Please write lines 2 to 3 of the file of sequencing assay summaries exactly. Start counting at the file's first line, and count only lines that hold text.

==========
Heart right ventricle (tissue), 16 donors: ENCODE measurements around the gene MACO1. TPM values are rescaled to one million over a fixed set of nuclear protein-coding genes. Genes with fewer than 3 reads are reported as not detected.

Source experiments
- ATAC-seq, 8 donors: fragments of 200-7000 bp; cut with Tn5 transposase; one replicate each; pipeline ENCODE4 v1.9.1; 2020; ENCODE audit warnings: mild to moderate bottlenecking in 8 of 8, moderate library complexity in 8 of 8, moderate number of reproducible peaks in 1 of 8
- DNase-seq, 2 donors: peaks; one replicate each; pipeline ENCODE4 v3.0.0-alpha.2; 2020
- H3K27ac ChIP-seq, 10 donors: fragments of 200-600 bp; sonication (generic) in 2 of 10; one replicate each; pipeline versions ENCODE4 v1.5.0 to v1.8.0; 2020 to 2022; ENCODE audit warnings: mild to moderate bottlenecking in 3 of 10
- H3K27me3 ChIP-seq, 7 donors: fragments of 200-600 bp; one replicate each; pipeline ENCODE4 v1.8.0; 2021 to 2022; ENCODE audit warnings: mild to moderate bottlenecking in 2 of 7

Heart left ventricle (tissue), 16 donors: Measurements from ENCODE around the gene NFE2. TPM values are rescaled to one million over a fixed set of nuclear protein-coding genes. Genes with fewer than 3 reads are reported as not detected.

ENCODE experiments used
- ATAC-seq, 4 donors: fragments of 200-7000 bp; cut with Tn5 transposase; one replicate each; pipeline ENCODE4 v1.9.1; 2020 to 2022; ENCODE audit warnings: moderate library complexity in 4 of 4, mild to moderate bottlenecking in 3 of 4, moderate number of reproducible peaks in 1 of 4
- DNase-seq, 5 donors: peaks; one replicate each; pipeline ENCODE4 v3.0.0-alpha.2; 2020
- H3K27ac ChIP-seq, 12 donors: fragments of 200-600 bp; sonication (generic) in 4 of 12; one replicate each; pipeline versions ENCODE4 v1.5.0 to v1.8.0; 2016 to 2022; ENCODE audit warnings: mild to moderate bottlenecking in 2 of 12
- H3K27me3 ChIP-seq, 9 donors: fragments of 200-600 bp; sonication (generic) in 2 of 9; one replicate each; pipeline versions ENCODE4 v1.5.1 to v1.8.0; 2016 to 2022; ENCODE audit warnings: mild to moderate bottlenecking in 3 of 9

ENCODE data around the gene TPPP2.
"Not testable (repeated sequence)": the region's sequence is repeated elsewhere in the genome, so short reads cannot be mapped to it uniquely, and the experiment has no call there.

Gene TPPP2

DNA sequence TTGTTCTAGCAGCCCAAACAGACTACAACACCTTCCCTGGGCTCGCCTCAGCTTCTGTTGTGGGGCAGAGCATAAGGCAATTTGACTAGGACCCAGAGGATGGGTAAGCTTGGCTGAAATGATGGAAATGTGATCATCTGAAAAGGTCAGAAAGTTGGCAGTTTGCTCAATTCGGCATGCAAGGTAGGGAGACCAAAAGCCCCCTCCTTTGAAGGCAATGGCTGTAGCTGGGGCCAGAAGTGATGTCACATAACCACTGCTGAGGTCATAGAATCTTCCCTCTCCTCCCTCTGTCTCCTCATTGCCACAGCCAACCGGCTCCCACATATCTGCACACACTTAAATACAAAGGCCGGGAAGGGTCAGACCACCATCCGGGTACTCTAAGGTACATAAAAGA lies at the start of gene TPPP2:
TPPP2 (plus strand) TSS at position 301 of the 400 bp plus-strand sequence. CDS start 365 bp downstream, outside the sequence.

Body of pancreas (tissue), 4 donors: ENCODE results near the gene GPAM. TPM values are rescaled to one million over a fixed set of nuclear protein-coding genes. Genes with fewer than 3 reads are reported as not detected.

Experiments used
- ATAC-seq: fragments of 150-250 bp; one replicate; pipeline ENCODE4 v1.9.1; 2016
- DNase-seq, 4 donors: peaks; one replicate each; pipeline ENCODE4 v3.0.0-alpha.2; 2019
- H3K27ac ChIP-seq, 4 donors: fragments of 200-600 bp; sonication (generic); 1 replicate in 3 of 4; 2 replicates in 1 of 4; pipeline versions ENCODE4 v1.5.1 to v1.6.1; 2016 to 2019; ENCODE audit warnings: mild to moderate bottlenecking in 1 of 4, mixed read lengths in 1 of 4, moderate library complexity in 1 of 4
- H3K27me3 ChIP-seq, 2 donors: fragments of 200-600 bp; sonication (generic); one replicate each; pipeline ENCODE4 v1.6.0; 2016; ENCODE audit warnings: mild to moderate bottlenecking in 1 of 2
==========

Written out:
Source experiments
- ATAC-seq, 8 donors: fragments of 200-7000 bp; cut with Tn5 transposase; one replicate each; pipeline ENCODE4 v1.9.1; 2020; ENCODE audit warnings: mild to moderate bottlenecking in 8 of 8, moderate library complexity in 8 of 8, moderate number of reproducible peaks in 1 of 8